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Phils Decline Options on Oswalt, Lidge

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    NEWSLETTERS

    The Phillies made their first moves of the 2011 off-season on Monday afternoon by choosing not to move on two of their veteran pitchers.

    The Phillies won't be picking up the options of pitchers Roy Oswalt and Brad Lidge.

    These moves should come as no surprise to anyone, given the pair was due to earn a combined $28.5 million in 2012 salary (Oswalt's $16M, Lidge's $12.5M), and that the team is looking for ways to shed payroll in order to remain financially flexible.

    That decision doesn't mean that either one of these pitchers won't be back next season, however.

    “While we will not pick up either of their options, we will remain in contact with representatives for both players about the possibility of bringing them back for the 2012 season,” said General Manager Ruben Amaro Jr. “Brad and Roy both made significant contributions to the Phillies over the past several seasons.” 

    Both veterans have suffered injuries over the past few seasons that have significantly affected their durability and effectiveness on the mound.

    Since coming over from the Houston Astros prior to the 2008 season, Lidge has vacillated between being one of the game's premiere closers in 2008 to being a wildly ineffective money pit in a historically bad 2009, which was the first season of a three-year, $36 million contract.

    He shuffled back and forth from the disabled list over the past two seasons, the one-time-fireballer was nonetheless effective in limited duty, as he posted a 2.49 ERA in 65 innings over 2010 and 2011, where he struck out 10.4 per nine.

    Despite his success as a middle-relief arm and the fact that too much bullpen depth never hurt anyone, it's unlikely that the soon-to-be-35-years-old Lidge is going to return to the Phillies in 2012. With young arms like Justin DeFratus, Michael Stutes, Phillipe Aumont and Michael Schwimmer waiting in the wings to get a shot at a bullpen job next season, the Phillies aren't likely to offer the more expensive and more injury prone Lidge a contract.

    His former Houston teammate, Oswalt, is an entirely different story altogether. The right-handed starting pitcher, who tossed all of 139 innings thanks to a pair of DL stints stemming from a balky back, has been far more consistent and effective on the hill in his one plus season with the Phillies.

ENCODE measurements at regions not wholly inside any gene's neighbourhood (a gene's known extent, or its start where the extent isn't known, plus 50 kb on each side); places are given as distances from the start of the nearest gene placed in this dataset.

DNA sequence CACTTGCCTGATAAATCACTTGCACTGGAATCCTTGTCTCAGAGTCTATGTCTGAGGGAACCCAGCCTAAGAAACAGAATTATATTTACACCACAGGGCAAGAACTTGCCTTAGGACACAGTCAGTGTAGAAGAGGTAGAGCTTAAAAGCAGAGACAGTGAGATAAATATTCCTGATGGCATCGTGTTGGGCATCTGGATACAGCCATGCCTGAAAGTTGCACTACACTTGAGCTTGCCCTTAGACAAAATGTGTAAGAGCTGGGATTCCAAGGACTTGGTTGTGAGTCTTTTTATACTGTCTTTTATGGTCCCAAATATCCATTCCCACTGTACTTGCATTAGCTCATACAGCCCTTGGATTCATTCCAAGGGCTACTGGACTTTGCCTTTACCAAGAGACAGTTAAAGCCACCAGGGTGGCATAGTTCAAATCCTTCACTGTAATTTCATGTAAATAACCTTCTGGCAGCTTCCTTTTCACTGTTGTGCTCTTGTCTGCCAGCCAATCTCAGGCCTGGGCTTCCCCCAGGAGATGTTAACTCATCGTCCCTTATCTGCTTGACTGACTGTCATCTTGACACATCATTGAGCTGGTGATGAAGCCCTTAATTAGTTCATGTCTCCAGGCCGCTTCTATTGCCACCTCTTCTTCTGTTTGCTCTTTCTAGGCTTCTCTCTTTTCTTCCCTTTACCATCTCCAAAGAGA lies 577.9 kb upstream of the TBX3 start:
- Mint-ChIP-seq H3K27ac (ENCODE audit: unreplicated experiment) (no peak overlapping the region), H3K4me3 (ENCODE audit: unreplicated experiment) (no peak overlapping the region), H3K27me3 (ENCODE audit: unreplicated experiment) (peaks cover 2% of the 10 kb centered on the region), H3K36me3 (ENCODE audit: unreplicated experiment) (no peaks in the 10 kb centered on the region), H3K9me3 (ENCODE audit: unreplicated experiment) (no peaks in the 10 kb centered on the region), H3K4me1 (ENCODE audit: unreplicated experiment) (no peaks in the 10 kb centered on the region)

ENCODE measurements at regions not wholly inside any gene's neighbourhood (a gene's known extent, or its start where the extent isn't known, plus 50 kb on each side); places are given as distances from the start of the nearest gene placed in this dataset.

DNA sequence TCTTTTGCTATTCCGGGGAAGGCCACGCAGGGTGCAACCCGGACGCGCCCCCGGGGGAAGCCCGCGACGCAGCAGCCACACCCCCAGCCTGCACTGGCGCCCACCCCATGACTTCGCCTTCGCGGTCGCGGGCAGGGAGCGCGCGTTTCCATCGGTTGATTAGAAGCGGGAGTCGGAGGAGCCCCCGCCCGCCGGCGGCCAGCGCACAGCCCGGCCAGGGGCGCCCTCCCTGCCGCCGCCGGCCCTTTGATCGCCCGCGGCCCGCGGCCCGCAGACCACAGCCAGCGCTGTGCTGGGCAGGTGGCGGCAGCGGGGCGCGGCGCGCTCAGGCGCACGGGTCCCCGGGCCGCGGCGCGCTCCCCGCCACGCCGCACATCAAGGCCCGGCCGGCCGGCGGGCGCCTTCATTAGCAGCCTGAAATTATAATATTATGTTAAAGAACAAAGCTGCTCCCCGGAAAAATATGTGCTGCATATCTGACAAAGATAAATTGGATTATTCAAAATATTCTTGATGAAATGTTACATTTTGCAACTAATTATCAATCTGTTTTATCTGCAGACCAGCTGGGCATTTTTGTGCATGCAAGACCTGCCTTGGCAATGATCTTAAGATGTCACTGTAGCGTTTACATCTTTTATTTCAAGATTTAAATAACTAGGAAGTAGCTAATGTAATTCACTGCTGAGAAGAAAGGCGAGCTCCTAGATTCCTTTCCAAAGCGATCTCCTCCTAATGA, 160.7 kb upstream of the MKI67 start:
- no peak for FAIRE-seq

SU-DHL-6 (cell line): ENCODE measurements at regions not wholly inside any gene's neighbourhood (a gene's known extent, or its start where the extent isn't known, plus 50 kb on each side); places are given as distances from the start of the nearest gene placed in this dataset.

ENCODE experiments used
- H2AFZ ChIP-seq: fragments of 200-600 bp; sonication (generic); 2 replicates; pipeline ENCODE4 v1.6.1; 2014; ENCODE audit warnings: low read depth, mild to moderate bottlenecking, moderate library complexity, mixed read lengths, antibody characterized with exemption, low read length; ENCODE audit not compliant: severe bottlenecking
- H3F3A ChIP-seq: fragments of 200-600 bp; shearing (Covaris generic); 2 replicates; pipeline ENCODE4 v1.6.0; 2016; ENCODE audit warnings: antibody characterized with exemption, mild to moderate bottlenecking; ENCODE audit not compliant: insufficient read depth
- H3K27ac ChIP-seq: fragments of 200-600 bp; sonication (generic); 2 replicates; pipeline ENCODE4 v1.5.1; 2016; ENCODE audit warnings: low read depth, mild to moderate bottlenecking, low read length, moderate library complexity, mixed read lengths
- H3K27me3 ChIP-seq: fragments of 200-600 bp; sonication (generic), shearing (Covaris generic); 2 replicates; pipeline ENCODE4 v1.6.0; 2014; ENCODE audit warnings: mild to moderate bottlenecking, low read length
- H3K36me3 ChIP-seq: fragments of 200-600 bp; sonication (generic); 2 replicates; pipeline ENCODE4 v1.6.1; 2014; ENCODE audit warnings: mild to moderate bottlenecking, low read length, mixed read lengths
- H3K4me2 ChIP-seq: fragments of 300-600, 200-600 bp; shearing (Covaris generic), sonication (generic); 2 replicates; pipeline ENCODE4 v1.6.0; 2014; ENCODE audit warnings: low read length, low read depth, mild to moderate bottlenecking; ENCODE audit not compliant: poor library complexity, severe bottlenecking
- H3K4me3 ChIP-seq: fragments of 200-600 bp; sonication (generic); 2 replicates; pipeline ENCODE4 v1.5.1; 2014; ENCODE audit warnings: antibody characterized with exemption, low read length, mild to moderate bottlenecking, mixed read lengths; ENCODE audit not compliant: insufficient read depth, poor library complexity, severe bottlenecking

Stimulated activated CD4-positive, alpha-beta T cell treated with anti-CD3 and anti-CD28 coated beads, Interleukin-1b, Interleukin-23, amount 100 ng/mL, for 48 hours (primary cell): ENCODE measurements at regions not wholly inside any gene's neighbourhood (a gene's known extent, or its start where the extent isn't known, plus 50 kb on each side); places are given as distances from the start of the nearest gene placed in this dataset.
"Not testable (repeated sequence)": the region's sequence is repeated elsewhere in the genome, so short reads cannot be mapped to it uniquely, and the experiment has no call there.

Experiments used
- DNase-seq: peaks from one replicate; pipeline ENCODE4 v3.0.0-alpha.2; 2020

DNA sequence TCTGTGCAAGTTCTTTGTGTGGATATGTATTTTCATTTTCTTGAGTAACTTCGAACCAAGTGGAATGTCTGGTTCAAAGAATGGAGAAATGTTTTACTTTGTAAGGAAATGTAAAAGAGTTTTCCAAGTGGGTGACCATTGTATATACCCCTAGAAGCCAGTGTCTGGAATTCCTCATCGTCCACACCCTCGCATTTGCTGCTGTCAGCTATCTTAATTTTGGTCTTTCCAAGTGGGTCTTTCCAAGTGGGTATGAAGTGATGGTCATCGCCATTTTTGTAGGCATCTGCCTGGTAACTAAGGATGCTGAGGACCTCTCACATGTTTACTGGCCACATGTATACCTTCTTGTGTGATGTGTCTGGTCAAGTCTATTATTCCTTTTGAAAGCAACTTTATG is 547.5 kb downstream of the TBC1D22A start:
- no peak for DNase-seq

While a back injury is nothing to sneeze at, it appeared as if the 34-year-old was completely healthy down the stretch, when he finished off the season with a 3.59 ERA in his final 11 games of the season, where he struck out 51 hitters in 67.2 innings of work.

    He isn't the Oswalt of 2006, but he proved to be a more than effective starter when he was healthy. And given that the Phillies are already pretty set in the first three rotation spots, they don't need Oswalt to be the hard-throwing, strikeout artist that he was in his prime. Assuming that he can avoid injury, he's absolutely going to provide a great deal of value at the back end of the rotation.

    That said, it's not like the Phillies would even need Oswalt on the hill in 2012. If push came to shove, they have enough arms between Vance Worley, Joe Blanton and Kyle Kendrick to fill in the final two rotation spots after the triumvirate of Roy Halladay, Cliff Lee and Cole Hamels.

    There is no doubt that the front office would prefer the veteran as their fourth starter over anyone else, but it will ultimately come down to his price tag. Oswalt figures to get interest from several clubs this winter, but it's not like anyone is going to offer him a world-beating contract. His age, combined with his injury history, are going to scare a lot of teams off, and considering that Oswalt is in that stage of his career where he is almost assuredly going to want to play for a contender, it certainly puts the Phillies in a good position to retain his services.

    Of course, there is always the chance that Oswalt could retire, something that has been alluded to in the past, or that he could play for a team that puts him closer to his family. You never know what's going to happen in this crazy game, but if I was a betting man, I'd count on Oswalt being back in the red pinstripes in 2012 while Lidge plies his trade elsewhere.